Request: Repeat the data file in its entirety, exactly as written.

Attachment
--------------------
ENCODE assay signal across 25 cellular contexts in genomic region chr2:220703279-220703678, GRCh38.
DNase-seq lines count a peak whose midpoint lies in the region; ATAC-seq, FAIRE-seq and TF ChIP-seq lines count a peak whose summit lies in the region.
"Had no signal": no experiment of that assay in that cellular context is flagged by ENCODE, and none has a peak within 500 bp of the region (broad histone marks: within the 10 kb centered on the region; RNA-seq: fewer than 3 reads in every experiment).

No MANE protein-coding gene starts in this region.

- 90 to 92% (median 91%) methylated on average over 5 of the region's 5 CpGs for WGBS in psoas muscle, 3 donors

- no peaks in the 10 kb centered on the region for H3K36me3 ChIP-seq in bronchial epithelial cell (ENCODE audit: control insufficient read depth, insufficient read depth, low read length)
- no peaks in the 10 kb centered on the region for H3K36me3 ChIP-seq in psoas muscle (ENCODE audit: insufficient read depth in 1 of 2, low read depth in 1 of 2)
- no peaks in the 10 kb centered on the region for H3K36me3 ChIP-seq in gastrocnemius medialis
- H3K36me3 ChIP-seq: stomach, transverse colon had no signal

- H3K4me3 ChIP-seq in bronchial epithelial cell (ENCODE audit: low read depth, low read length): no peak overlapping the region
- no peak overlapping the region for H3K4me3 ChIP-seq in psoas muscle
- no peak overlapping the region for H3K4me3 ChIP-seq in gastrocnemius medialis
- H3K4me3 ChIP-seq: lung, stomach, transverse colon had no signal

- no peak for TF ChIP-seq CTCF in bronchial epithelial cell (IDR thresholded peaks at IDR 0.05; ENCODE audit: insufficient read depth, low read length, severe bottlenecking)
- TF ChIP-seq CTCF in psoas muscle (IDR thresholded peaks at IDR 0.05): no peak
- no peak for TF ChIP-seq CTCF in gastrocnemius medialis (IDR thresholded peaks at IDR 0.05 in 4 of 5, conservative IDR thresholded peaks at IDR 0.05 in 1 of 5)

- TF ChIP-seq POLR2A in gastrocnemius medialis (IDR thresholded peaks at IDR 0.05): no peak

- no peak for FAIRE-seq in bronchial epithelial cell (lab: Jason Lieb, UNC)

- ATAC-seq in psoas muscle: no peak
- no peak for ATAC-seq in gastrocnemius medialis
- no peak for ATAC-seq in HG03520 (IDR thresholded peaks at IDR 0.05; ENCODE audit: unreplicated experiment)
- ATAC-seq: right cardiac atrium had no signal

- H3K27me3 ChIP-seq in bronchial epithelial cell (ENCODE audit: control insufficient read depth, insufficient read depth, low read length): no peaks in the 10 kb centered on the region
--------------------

ENCODE assay signal across 25 cellular contexts in genomic region chr2:220703279-220703678, GRCh38.
DNase-seq lines count a peak whose midpoint lies in the region; ATAC-seq, FAIRE-seq and TF ChIP-seq lines count a peak whose summit lies in the region.
"Had no signal": no experiment of that assay in that cellular context is flagged by ENCODE, and none has a peak within 500 bp of the region (broad histone marks: within the 10 kb centered on the region; RNA-seq: fewer than 3 reads in every experiment).

No MANE protein-coding gene starts in this region.

- 90 to 92% (median 91%) methylated on average over 5 of the region's 5 CpGs for WGBS in psoas muscle, 3 donors

- no peaks in the 10 kb centered on the region for H3K36me3 ChIP-seq in bronchial epithelial cell (ENCODE audit: control insufficient read depth, insufficient read depth, low read length)
- no peaks in the 10 kb centered on the region for H3K36me3 ChIP-seq in psoas muscle (ENCODE audit: insufficient read depth in 1 of 2, low read depth in 1 of 2)
- no peaks in the 10 kb centered on the region for H3K36me3 ChIP-seq in gastrocnemius medialis
- H3K36me3 ChIP-seq: stomach, transverse colon had no signal

- H3K4me3 ChIP-seq in bronchial epithelial cell (ENCODE audit: low read depth, low read length): no peak overlapping the region
- no peak overlapping the region for H3K4me3 ChIP-seq in psoas muscle
- no peak overlapping the region for H3K4me3 ChIP-seq in gastrocnemius medialis
- H3K4me3 ChIP-seq: lung, stomach, transverse colon had no signal

- no peak for TF ChIP-seq CTCF in bronchial epithelial cell (IDR thresholded peaks at IDR 0.05; ENCODE audit: insufficient read depth, low read length, severe bottlenecking)
- TF ChIP-seq CTCF in psoas muscle (IDR thresholded peaks at IDR 0.05): no peak
- no peak for TF ChIP-seq CTCF in gastrocnemius medialis (IDR thresholded peaks at IDR 0.05 in 4 of 5, conservative IDR thresholded peaks at IDR 0.05 in 1 of 5)

- TF ChIP-seq POLR2A in gastrocnemius medialis (IDR thresholded peaks at IDR 0.05): no peak

- no peak for FAIRE-seq in bronchial epithelial cell (lab: Jason Lieb, UNC)

- ATAC-seq in psoas muscle: no peak
- no peak for ATAC-seq in gastrocnemius medialis
- no peak for ATAC-seq in HG03520 (IDR thresholded peaks at IDR 0.05; ENCODE audit: unreplicated experiment)
- ATAC-seq: right cardiac atrium had no signal

- H3K27me3 ChIP-seq in bronchial epithelial cell (ENCODE audit: control insufficient read depth, insufficient read depth, low read length): no peaks in the 10 kb centered on the region